Translation:Although he is rich, he is not happy.
A useful rule for word order in German is that (in normal sentences) the (conjugated) verb must be in the second position. Note that the second position does not necessarily mean the second word - certain constructions like subclauses are considered as a whole to occupy one 'position', and there are even some words which go in 'position 0'! But using this rule, I'll show you how it helps form this sentence.
At its simplest, this sentence could be Er ist nicht glücklich. We see here that the subject (the nominative bit) is er, and the verb is ist. Note that the verb conjugates to match the subject, as always. This simple sentence only has one verb so that's pretty easy. The verb is in the second position, also the second word. Totally normal sentence (German: Hauptsatz). Easy peasy.
[Er] [ist] [nicht glücklich]
[position 1] [position 2] [...]
[subject] [verb] [everything else]
Now we want to add extra information to the sentence (German likes doing this a lot). This information is "although he is rich". In German as in English, this information alone is not a complete sentence - it's a subclause (German: Nebensatz). This means we can't just write it as a separate sentence with a full-stop between - it needs to be added into the main sentence somehow, as one unbroken unit. German does this by using commas to separate the subclause from the main sentence, which helps us identify it more easily. Here, the subclause has been put in the first position, which pushes out er to be after the verb - because ist still needs to be in the 'second position':
More complicated sentence:
[Obwohl er reich ist], [ist] [er] [nicht glücklich]
[position 1], [position 2] [position 3] [...]
[subclause], [verb] [subject] [everything else]
Is that clear enough?
It might seem strange that the subject can get pushed around like that (it's a pretty important part of the sentence!), but in German it's totally possible because it usually uniquely conjugates the verb. Moving it around can change the emphasis a bit though, so try not to go too crazy until you get a feeling for it. As an example, Ich spiele gern Fußball is quite neutral with emphasis but Fußball spiele ich gern emphasises that it's football that I like to play. Note that in both sentences the verb stays fixed in second place, and conjugates to the subject ich just the same.
We can actually put the subclause at the end instead of the start (to play with the emphasis or flow of the sentence). This would allow the subject to remain at the front, and might look a bit more 'normal' to you: Er ist nicht glücklich, obwohl er reich ist. The subclause remains together as before, and is separated from the main sentence by a comma. (Although it sounds very strange with this specific example, you could also put the subclause in the middle for special emphasis, with commas on both sides: Er ist, obwohl er reich ist, nicht glücklich.)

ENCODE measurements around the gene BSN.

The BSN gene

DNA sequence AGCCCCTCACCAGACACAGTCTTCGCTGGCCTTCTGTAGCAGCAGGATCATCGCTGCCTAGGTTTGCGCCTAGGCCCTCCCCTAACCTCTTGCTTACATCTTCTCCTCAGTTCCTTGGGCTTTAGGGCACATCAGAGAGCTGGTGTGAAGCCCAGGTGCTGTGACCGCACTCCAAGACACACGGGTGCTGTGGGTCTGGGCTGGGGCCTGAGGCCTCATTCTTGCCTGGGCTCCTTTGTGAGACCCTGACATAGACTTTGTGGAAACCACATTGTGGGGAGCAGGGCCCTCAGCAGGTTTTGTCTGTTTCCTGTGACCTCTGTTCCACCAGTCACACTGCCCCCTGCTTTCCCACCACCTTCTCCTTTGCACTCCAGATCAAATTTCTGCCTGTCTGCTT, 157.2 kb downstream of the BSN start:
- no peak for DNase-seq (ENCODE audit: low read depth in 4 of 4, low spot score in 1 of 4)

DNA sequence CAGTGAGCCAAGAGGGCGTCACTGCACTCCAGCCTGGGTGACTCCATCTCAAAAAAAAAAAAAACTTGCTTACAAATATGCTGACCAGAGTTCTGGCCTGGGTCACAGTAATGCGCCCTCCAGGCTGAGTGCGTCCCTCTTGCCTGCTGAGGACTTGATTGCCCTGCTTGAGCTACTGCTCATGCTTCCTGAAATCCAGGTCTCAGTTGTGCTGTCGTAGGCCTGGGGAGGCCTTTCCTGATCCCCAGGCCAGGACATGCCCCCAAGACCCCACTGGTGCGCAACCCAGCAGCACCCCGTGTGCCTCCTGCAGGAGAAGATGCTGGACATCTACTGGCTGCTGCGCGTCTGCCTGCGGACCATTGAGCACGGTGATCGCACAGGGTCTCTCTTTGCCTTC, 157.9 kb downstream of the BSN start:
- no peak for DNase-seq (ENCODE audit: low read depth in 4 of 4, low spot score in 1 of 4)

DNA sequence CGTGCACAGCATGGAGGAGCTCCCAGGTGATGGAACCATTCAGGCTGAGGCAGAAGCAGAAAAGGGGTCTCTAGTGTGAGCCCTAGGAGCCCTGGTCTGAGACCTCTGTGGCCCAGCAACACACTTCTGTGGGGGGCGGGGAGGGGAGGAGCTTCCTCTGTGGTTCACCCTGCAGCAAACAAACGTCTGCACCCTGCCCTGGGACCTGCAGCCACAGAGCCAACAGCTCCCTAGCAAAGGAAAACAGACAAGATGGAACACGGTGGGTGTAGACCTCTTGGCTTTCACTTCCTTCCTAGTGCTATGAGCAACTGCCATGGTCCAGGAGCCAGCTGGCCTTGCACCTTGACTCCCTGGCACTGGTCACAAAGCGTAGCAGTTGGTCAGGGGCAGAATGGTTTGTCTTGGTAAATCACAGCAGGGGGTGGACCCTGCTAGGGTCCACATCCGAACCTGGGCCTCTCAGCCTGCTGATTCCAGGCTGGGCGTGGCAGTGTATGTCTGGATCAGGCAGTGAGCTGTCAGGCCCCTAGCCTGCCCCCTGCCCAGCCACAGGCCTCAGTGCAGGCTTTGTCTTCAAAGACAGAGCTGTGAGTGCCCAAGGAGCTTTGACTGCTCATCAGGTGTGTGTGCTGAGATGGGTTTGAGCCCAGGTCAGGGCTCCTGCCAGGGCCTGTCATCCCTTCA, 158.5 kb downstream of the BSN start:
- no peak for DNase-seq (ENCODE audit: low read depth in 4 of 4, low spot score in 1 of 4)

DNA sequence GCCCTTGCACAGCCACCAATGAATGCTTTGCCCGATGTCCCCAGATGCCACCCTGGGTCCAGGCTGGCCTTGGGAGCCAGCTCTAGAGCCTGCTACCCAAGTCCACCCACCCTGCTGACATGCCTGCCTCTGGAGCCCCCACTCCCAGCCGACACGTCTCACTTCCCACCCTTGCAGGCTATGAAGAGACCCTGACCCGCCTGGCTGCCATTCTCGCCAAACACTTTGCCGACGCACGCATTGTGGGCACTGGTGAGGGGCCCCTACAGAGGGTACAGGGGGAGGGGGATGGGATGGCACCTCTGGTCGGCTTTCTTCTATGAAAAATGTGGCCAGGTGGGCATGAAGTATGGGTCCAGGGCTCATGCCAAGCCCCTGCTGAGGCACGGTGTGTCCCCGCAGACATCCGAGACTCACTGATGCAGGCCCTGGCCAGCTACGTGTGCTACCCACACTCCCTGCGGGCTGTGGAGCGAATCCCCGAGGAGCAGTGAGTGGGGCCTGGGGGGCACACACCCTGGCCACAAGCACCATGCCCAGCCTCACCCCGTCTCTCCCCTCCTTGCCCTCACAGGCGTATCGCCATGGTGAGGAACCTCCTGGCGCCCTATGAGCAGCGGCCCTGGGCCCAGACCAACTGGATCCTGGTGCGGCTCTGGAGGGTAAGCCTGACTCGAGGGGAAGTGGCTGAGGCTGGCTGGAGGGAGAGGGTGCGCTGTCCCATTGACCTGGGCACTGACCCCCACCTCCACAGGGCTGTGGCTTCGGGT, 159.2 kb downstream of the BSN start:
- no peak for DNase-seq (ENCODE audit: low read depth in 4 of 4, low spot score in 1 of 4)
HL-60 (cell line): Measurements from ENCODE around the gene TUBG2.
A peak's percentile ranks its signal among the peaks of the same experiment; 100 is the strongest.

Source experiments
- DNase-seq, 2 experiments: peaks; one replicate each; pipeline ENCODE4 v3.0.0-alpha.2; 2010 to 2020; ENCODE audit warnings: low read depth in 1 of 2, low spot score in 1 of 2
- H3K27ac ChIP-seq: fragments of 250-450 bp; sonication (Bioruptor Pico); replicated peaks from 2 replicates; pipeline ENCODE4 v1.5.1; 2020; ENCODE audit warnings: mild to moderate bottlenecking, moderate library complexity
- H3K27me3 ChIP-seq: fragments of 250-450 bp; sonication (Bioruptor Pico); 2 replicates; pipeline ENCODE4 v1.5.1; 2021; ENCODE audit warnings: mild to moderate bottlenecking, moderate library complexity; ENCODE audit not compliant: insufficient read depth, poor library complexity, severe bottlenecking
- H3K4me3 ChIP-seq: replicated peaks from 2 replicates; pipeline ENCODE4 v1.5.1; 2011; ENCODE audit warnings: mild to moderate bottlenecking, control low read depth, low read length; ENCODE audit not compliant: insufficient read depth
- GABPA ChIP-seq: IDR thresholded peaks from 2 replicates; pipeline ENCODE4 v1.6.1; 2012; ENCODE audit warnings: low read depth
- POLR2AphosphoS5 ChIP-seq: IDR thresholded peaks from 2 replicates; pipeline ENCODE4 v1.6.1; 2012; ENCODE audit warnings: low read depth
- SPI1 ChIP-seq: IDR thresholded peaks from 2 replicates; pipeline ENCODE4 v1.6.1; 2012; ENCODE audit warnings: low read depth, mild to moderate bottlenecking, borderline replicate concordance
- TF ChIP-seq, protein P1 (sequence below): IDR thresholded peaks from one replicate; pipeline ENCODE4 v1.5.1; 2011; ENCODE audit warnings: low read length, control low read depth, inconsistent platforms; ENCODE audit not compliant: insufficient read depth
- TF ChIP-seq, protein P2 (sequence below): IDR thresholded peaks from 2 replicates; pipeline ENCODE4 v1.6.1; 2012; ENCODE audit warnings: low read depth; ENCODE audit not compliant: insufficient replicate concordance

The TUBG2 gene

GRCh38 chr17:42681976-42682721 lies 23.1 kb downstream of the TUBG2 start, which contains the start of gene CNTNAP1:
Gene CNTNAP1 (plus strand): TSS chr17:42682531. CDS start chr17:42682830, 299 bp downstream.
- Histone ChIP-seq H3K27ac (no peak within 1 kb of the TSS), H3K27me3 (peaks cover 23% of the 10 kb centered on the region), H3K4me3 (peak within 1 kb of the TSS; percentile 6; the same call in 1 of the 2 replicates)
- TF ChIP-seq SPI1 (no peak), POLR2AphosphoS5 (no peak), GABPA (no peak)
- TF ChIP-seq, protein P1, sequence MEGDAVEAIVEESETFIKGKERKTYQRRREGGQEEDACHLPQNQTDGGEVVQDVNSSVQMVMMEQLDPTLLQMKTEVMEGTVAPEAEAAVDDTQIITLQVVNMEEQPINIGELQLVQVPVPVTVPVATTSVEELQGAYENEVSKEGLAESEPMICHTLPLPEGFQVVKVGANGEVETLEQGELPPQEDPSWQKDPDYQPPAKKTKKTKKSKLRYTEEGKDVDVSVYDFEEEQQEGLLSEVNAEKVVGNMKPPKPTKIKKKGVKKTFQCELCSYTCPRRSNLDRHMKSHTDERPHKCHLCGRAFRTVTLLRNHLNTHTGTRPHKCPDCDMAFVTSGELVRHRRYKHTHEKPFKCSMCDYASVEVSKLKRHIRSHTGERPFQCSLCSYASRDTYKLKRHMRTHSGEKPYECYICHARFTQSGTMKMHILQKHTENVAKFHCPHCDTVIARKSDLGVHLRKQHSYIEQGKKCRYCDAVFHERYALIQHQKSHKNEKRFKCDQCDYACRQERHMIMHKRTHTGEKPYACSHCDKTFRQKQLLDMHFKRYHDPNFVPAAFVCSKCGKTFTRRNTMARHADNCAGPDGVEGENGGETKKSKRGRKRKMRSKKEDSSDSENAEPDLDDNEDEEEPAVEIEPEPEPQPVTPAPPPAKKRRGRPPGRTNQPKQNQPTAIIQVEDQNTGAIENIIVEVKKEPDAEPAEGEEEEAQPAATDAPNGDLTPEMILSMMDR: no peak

The subclause itself uses a different word order, with the conjugated verb at the end. This is very common for subclauses. Subclauses are often formed because of a special 'trigger' word called a conjunction. These are the words that combine together multiple pieces of information: "although", "but", "because", "during", "after", etc. Many of these conjunctions are subordinating conjunctions, meaning they require a subclause with the verb at the end. Obwohl is one of these. As a normal sentence, that information would be Er ist reich, but when you put it into a subclause (Nebensatz), the ist gets pushed to the end: Obwohl er reich ist. Remember that this needs to be added as one element into a main sentence though - it's not complete by itself.
This is a tricky point of German word order, so let me explain as simply as I can. "Obwohl" is okay of a group of conjunctions that also includes "wenn", "ob", "als" and "weil". These conjunctions can be used in two ways. Firstly, they can be used in the middle of a sentence, where they put the main verb to the end: "Ich kann nicht einkaufen gehen, wenn ich kein Geld habe". Secondly, they can be used at the start of a sentence, where they put the verb to the end of the first part (before the comma), and the main verb of the second part follows immediately after the comma: "Wenn ich kein Geld habe, kann ich nicht einkaufen gehen"